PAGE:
IKEA and wine

I’m probably about to expose myself as a terribly unsophisticated person, but I actually like IKEA, the Swedish firm that is now the world’s largest furniture retailer. (IKEA stands for Ingvar Kamprad Elmtaryd Agunnaryd, by the way.)

Their branding is spot-on. The store is cheap, but it doesn’t feel cheap. There’s a consistency to IKEA – a clear narrative running through the store. And I really appreciate that they don’t sell by discounting. The price is the price: no need for spurious 50%-off offers.

We paid a visit on Friday evening with younger son (pictured above). We even had some food there: meatballs and gravy with lingenberry jam.

What can the wine trade learn from IKEA? The power of strong branding, allied to good product quality that exceeds the expectations of the consumer. The consistent message that runs through the store. Many retail outlets unwittingly scare or alienate the shopper, but IKEA takes away this fear and anxiety, making it easy for consumers to make their choices.

Most of all, the sign of a strong retailer is the ability to market without using massively discounted prices.

13 comments to IKEA and wine

  • Richard Morris

    Not sure I understand this. Are you suggesting that wine makers should open their own shops and their sell their own wines, exclusively? Or are you equating IKEA with, say, Majestic or the WS?

  • Alex Lake

    Love the photo!
    Also a guilty lover of illicit meatballs with lingonberries…

  • Alex Lake

    But on the subject of Ikea, yes there is some stuff that’s good quality and competitively priced, but there is rubbish as well. I suppose an Ikea in wine would force you to blend it and bottle it yourself – maybe Crushpad or whoever’s the closest match?

  • Or perhaps wine the IKEA way! Assembly instructions: Here’s a package of yeast, some grape must, oak chips and a demi-john. Mix, blend and leave for two weeks. £9.99
    (Gives 50 liters of pure Swedish hooch)

    Sorry Jamie, I’m Swede and I only see the assembly instructions in front of me when I hear the name of IKEA 😉



  • Jim


    Nice note. I am sure that if they could, Dan Murphy’s (and related wine outlets) in Australia would serve meatballs as well. Most products now don’t even need the equivalent of an Allen key to “make it work” given the prevalence of scew-caps. Being able to distract the kids in a beverage outlet will remain a challenge.

    Cheers from an all round consumer

  • Alex Lake

    Niklas, do you think you’d remove the closure with an Allen key?

  • Wow—why is everybody being so literal in their responses on this post? Branding has nothing to do with Allen keys. I get what he’s saying about the branding. I’m not hearing the human element, though, in how “IKEA takes away this fear and anxiety, making it easy for consumers to make their choices.” I’ve only ordered from IKEA catalogs and online, so I don’t know about their in-store customer service, but in the wine shop where I work two evenings/week, it’s the c/s that does this for the brand. In fact, our brand is about providing as much or as little help as someone wants (we are not on sales commissions, BTW) in a decidedly non-stuffy atmosphere. It’s the humans in the store who greet our shoppers, explain the layout, offer samples, and ease anxiety for newbies, in particular. We have about 500 wines in stock, with half of them under $20. The under-$20 wines have been sampled and approved being getting shelf-space, and they always exceed expectations!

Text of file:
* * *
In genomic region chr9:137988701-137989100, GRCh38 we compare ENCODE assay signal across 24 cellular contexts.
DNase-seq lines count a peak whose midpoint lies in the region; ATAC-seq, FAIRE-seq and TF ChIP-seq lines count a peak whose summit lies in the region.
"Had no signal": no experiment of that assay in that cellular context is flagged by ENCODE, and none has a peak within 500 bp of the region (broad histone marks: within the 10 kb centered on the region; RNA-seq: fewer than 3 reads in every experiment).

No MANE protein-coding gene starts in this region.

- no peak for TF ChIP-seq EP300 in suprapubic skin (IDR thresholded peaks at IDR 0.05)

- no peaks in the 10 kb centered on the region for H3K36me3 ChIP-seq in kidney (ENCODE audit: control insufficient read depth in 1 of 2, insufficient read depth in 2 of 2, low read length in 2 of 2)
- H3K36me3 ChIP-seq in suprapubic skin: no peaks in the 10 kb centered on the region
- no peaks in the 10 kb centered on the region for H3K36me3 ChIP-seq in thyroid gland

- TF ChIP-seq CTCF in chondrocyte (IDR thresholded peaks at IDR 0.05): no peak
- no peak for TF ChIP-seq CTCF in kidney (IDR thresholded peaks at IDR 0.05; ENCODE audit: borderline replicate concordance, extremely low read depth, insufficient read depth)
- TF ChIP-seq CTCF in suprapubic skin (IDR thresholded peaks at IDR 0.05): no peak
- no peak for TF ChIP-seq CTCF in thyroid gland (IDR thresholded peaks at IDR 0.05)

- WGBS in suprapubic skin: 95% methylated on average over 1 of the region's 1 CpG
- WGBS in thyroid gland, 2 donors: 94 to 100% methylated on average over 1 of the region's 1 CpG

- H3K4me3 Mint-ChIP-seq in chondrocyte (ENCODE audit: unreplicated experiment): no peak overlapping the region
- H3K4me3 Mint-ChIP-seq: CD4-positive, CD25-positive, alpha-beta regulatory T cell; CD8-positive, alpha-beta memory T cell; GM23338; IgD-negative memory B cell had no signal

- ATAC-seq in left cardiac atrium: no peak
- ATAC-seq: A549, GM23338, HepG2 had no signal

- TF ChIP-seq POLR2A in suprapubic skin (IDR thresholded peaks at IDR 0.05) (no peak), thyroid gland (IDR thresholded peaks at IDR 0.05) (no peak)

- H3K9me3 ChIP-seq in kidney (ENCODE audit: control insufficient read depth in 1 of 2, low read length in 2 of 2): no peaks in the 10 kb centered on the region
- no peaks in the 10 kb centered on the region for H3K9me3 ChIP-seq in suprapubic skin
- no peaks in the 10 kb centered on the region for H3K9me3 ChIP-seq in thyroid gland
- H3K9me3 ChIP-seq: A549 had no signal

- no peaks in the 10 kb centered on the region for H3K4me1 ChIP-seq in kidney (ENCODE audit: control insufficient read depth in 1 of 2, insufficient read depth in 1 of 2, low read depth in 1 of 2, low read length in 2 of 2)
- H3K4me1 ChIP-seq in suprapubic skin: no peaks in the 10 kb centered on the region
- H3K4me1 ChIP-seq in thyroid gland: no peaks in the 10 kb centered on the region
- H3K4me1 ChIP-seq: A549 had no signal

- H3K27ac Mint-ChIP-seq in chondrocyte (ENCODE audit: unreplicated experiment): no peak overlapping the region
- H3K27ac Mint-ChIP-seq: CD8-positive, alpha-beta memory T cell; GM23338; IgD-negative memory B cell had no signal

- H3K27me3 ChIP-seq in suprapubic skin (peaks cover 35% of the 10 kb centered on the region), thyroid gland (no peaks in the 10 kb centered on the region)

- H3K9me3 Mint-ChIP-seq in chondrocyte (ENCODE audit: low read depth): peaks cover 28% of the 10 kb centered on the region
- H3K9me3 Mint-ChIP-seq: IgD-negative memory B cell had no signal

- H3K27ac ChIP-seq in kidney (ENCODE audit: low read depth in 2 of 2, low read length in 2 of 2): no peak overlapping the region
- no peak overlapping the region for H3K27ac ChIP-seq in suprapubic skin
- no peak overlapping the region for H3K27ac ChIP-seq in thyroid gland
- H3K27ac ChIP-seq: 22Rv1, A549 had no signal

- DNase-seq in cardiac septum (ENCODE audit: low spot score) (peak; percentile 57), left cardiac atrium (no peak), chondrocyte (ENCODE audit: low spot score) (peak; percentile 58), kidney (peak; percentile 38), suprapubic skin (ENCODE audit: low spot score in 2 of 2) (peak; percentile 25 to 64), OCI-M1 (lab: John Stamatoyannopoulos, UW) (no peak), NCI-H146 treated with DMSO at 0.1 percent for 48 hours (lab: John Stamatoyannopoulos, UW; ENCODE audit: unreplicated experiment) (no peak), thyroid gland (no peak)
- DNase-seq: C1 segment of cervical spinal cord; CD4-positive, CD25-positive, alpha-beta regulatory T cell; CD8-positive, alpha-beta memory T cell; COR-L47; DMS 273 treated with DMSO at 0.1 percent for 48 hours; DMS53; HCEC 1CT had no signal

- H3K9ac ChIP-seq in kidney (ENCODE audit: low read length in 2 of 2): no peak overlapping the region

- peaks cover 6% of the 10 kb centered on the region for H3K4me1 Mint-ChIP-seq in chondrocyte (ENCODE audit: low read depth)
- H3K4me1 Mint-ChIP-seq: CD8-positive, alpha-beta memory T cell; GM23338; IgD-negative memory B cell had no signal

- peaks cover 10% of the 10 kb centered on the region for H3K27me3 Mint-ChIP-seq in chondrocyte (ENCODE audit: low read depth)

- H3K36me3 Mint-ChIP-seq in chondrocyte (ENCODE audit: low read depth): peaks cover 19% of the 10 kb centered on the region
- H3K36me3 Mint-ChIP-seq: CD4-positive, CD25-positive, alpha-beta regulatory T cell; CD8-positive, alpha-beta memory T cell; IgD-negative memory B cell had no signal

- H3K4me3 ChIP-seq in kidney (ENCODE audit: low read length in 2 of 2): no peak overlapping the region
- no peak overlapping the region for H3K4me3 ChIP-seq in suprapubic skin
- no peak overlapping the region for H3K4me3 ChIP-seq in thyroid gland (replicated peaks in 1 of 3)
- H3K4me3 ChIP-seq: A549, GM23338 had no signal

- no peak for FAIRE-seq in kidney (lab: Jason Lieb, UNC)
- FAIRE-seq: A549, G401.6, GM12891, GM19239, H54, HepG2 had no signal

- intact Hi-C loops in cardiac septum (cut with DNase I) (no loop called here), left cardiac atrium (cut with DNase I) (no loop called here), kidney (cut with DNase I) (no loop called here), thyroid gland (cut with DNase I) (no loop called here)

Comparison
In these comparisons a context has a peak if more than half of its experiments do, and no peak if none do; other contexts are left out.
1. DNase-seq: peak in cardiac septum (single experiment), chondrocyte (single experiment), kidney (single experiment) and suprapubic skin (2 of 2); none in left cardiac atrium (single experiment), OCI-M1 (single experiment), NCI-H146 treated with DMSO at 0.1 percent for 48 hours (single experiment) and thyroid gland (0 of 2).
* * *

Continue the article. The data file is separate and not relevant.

• Fred

    Dig the trainers! Look new they do.
    Osiris, not a brand i am familiar with?

  • Good one Alex. Of course an IKEA-wine would need an Allen key. And of course, when packing it up, they would have forgotten to put it in the package!

    Sorry, not my intention to diminish IKEA in any matter. Jokes involving IKEA is just quite common in Sweden. Check the link. First pic says it all 😉



    PS. Yes, I too shop at IKEA and eat the meatballs.

  • My comments were really about the branding – the consistency of the message, and the way it resonates with the offering. Not about opening an IKEA-style wine store, although that might be fun!

  • Mark Swift

    I suspect that I, too, might be naive but similarly believe that branding represents continuity and maintainence of a standard; offering the public consistently good, or unexpectedly better, quality is rewarded with sales and loyalty.
    Regrettably too many brands are built on wishes and fancy advertising, flashy point of sale and presentation. I accept that quality is always a subjective matter but the very success of IKEA shows the old fashioned concept has a little life left.

  • jafa

    Hmmm. I think there’s plenty of branding of wine already.
    The result is formulaic swill, sold at a price point, less
    the weekly special offers that get them off the shelves.
    Anyone for a Critter Wine?

    Give me a product that’s a reflection of the vineyard,
    the weather for that season, the winemaker……………

  • jason carey

    Its too bad that most of their stuff is so crappy and disposable that it ends up in the landfill years before slightly more expensive stuff from elsewhere..

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